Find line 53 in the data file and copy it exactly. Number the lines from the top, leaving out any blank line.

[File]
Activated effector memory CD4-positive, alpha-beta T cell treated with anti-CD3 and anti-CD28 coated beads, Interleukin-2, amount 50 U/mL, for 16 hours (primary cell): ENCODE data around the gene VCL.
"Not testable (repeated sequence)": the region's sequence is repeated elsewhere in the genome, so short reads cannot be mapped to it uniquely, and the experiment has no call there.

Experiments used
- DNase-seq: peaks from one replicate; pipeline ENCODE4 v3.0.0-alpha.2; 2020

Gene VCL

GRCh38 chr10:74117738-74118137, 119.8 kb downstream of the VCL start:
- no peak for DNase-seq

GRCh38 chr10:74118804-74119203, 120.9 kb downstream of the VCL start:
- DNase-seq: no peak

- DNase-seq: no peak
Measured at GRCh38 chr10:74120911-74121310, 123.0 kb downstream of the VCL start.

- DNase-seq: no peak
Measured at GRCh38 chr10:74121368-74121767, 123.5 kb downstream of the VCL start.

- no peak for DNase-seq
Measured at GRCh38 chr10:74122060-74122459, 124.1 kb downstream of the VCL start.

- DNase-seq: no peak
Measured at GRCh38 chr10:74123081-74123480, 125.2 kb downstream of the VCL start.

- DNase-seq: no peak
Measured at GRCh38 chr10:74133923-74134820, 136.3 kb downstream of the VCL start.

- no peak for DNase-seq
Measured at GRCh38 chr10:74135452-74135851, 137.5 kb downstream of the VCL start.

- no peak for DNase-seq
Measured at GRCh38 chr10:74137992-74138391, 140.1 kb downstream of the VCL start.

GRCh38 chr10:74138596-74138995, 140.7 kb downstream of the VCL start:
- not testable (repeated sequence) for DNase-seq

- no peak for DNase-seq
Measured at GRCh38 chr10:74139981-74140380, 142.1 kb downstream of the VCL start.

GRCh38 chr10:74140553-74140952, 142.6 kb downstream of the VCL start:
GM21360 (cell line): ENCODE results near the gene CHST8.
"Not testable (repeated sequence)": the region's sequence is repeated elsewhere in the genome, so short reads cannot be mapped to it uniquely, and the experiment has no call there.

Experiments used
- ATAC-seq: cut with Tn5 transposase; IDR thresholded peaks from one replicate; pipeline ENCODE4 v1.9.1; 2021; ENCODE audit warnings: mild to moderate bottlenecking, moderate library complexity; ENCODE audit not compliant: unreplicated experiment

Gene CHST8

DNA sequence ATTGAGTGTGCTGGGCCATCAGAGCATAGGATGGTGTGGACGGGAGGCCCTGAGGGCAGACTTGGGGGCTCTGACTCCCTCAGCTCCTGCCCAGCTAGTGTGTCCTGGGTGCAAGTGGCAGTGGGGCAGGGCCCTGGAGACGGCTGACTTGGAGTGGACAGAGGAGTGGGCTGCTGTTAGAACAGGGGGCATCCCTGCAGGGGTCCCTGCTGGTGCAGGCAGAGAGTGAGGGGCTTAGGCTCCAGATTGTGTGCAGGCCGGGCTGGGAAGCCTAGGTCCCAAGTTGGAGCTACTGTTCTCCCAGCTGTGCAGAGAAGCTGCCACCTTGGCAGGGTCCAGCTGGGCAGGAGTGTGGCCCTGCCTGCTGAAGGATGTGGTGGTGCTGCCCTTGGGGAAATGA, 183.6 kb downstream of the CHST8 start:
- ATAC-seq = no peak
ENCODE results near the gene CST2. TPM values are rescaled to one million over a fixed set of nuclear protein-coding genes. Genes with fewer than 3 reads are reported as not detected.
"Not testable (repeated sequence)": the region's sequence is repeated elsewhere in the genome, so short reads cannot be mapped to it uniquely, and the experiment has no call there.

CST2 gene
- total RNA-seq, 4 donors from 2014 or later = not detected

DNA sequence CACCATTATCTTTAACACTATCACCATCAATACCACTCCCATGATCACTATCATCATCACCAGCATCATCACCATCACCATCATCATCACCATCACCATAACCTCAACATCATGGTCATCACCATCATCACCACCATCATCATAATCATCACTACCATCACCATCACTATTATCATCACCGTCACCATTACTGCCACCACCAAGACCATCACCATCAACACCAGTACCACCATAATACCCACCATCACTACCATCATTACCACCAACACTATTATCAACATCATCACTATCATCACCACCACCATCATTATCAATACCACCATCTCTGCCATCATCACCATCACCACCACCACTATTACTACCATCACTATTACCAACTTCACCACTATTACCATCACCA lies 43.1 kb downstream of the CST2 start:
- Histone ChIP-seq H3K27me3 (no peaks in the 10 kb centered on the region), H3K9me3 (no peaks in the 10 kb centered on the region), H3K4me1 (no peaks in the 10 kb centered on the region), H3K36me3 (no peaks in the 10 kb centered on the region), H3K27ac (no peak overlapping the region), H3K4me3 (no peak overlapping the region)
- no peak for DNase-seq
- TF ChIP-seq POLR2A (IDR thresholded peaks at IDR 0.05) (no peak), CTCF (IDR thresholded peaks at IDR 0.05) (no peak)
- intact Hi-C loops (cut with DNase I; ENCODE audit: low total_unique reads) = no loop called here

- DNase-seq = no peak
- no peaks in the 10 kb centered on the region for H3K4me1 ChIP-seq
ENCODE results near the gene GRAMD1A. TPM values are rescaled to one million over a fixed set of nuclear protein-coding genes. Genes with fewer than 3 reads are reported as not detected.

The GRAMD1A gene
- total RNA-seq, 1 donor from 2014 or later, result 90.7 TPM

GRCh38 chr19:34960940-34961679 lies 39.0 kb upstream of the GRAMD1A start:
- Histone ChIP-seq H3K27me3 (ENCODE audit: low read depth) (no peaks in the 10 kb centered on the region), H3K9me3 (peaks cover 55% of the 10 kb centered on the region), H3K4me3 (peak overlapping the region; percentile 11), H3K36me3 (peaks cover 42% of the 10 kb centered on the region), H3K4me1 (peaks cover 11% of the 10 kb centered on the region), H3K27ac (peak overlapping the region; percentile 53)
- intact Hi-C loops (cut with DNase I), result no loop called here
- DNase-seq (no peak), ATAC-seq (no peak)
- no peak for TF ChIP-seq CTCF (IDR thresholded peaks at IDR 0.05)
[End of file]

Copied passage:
- DNase-seq (no peak), ATAC-seq (no peak)